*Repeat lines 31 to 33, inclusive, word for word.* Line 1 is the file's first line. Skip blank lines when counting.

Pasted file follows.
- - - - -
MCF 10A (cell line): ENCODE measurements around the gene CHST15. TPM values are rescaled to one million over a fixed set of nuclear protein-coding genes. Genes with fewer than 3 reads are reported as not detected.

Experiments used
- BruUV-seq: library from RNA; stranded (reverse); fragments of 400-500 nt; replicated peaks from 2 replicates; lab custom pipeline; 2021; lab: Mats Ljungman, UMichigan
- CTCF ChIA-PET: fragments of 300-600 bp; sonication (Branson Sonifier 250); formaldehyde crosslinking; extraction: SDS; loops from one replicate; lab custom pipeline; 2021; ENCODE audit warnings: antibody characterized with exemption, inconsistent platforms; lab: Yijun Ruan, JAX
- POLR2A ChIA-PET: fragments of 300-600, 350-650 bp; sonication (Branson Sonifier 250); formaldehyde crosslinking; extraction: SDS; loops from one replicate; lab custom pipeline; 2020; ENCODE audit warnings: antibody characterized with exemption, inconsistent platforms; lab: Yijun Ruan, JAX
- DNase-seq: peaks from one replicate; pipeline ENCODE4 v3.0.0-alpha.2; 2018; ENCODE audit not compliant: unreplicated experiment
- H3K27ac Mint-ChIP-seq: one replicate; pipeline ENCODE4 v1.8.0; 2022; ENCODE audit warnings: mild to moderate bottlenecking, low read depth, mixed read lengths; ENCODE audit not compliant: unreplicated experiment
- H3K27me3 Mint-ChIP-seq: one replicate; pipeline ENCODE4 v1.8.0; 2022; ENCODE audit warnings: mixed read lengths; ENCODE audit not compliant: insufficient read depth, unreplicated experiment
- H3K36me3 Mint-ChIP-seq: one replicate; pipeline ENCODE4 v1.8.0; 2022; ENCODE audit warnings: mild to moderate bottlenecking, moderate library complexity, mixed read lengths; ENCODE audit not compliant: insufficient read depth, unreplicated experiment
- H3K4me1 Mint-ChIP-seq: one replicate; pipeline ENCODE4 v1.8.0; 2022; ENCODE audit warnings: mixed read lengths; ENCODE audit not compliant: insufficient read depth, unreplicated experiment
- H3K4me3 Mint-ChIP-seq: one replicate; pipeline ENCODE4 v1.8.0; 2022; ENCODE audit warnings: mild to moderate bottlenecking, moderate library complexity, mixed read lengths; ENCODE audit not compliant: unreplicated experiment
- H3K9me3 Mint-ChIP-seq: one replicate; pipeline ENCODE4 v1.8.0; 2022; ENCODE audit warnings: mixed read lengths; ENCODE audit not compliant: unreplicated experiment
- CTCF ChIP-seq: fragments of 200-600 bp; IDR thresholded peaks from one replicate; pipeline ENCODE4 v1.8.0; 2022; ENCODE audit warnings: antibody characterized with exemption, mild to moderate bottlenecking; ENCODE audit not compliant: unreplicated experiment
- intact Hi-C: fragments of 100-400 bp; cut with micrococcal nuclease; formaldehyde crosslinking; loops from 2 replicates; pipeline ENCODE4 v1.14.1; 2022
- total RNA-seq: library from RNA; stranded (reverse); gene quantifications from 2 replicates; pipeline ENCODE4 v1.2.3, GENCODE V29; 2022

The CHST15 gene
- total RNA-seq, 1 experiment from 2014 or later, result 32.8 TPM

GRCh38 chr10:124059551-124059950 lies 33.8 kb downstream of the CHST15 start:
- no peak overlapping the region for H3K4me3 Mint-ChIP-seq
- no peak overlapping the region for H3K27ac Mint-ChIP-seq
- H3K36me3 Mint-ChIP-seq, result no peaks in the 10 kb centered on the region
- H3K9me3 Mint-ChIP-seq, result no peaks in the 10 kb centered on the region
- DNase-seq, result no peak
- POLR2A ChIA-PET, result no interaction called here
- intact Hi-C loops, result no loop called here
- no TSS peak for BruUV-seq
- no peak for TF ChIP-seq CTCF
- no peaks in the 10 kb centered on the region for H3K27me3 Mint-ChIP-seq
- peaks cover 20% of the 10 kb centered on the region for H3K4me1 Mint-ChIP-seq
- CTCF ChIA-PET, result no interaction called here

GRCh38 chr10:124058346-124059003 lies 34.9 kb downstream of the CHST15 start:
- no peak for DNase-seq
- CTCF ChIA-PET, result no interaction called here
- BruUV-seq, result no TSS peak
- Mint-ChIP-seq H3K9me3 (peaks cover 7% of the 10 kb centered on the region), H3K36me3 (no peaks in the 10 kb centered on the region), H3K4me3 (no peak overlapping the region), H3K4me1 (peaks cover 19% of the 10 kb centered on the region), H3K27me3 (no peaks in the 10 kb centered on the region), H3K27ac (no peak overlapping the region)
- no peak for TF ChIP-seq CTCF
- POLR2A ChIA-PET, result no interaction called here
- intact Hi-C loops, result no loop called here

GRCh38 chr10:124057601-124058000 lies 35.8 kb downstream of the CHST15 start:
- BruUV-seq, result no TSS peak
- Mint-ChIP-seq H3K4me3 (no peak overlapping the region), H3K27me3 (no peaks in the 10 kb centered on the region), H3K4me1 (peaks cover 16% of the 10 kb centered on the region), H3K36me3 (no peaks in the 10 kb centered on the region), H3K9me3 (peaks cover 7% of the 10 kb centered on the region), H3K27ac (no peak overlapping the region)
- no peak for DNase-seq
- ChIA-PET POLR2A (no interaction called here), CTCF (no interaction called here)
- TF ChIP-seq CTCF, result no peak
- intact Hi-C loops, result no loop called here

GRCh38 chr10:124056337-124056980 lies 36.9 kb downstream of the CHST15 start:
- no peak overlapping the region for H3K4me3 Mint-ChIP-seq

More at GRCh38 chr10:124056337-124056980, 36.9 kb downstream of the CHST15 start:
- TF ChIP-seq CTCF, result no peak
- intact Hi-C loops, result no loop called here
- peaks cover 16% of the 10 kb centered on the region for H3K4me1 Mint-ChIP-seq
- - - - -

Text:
GRCh38 chr10:124058346-124059003 lies 34.9 kb downstream of the CHST15 start:
- no peak for DNase-seq
- CTCF ChIA-PET, result no interaction called here